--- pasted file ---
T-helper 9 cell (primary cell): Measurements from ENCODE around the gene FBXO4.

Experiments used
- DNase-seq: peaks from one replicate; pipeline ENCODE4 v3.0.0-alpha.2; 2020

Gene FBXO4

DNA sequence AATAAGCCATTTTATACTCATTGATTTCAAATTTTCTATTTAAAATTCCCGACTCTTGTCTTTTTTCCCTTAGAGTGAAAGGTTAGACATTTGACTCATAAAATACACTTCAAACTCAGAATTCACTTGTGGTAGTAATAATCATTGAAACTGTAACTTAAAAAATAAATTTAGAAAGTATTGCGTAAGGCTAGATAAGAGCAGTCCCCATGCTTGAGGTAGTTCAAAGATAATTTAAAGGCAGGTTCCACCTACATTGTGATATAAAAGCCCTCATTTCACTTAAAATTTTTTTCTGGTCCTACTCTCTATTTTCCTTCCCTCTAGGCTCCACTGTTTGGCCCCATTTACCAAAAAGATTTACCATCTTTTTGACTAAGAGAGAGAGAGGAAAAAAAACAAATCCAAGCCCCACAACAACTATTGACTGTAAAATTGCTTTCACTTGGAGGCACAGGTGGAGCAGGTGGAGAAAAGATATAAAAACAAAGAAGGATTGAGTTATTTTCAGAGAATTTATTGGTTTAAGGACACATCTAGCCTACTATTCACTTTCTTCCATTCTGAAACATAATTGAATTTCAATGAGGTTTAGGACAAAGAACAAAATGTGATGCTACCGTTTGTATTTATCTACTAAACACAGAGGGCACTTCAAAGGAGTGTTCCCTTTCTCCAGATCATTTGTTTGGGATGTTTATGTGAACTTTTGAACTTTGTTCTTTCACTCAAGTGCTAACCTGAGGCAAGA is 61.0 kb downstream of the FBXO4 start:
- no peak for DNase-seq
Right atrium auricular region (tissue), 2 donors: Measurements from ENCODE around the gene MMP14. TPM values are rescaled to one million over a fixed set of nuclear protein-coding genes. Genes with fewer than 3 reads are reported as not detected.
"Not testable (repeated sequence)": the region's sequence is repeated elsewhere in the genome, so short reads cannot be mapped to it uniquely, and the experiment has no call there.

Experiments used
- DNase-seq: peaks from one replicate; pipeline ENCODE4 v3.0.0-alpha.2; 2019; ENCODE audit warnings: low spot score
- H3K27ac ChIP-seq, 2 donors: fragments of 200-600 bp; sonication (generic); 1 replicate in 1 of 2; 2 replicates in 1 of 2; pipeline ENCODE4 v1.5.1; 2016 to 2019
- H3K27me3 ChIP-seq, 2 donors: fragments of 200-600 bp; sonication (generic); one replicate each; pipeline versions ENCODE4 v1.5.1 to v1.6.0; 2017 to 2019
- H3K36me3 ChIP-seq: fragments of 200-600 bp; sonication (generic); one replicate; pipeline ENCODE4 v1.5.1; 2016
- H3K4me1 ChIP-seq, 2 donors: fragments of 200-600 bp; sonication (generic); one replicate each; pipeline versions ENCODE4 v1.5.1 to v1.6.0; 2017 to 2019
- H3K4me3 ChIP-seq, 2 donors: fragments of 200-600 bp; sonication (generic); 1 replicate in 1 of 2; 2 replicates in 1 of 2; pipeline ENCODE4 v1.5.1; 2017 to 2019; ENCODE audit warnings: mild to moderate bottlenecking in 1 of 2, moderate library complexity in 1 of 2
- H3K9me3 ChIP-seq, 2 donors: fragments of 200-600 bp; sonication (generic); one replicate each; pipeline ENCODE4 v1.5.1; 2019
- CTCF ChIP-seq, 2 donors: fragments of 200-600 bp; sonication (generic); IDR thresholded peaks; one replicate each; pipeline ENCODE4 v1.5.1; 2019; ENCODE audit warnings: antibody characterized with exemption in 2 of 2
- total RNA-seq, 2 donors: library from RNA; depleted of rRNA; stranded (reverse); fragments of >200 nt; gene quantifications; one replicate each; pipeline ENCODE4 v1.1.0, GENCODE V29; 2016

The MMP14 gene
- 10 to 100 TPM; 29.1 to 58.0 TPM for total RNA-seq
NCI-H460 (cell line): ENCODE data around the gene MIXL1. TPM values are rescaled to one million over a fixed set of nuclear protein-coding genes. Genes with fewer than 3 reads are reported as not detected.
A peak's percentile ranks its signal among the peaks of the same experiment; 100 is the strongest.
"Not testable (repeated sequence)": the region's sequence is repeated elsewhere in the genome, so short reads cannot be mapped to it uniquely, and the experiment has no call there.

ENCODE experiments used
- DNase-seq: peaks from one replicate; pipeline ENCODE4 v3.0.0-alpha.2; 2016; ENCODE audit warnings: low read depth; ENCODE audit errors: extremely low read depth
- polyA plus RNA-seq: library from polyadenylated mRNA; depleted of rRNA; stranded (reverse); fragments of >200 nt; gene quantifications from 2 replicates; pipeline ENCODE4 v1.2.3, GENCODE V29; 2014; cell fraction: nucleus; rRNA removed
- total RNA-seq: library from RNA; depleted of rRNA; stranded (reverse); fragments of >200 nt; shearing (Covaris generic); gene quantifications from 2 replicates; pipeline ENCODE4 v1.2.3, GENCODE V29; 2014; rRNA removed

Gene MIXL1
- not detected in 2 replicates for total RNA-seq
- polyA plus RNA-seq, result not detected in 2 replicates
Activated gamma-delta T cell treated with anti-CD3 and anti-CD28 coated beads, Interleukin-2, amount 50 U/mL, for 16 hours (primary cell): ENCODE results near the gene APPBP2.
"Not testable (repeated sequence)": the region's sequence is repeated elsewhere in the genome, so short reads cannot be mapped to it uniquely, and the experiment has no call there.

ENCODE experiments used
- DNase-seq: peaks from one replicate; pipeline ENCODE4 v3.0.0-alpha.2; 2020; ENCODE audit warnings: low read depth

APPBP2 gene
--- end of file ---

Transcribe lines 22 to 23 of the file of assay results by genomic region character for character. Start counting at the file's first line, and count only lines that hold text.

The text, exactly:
A peak's percentile ranks its signal among the peaks of the same experiment; 100 is the strongest.
"Not testable (repeated sequence)": the region's sequence is repeated elsewhere in the genome, so short reads cannot be mapped to it uniquely, and the experiment has no call there.